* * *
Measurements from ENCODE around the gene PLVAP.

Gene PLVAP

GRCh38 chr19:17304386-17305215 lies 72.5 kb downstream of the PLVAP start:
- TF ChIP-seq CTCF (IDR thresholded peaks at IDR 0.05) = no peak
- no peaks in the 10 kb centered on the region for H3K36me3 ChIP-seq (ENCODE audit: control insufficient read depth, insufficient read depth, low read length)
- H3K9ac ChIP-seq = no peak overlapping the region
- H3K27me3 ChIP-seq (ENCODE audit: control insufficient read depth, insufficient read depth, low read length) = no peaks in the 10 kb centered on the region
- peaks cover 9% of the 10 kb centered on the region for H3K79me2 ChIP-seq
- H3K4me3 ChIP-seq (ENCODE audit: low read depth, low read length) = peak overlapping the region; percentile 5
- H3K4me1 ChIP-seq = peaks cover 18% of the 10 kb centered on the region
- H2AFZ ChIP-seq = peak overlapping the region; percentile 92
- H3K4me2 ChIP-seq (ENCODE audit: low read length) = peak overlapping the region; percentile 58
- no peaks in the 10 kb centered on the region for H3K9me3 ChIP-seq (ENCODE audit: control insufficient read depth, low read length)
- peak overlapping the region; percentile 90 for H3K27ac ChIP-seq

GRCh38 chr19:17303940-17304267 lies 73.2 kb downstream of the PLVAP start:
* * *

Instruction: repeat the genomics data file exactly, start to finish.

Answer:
Measurements from ENCODE around the gene PLVAP.

Gene PLVAP

GRCh38 chr19:17304386-17305215 lies 72.5 kb downstream of the PLVAP start:
- TF ChIP-seq CTCF (IDR thresholded peaks at IDR 0.05) = no peak
- no peaks in the 10 kb centered on the region for H3K36me3 ChIP-seq (ENCODE audit: control insufficient read depth, insufficient read depth, low read length)
- H3K9ac ChIP-seq = no peak overlapping the region
- H3K27me3 ChIP-seq (ENCODE audit: control insufficient read depth, insufficient read depth, low read length) = no peaks in the 10 kb centered on the region
- peaks cover 9% of the 10 kb centered on the region for H3K79me2 ChIP-seq
- H3K4me3 ChIP-seq (ENCODE audit: low read depth, low read length) = peak overlapping the region; percentile 5
- H3K4me1 ChIP-seq = peaks cover 18% of the 10 kb centered on the region
- H2AFZ ChIP-seq = peak overlapping the region; percentile 92
- H3K4me2 ChIP-seq (ENCODE audit: low read length) = peak overlapping the region; percentile 58
- no peaks in the 10 kb centered on the region for H3K9me3 ChIP-seq (ENCODE audit: control insufficient read depth, low read length)
- peak overlapping the region; percentile 90 for H3K27ac ChIP-seq

GRCh38 chr19:17303940-17304267 lies 73.2 kb downstream of the PLVAP start: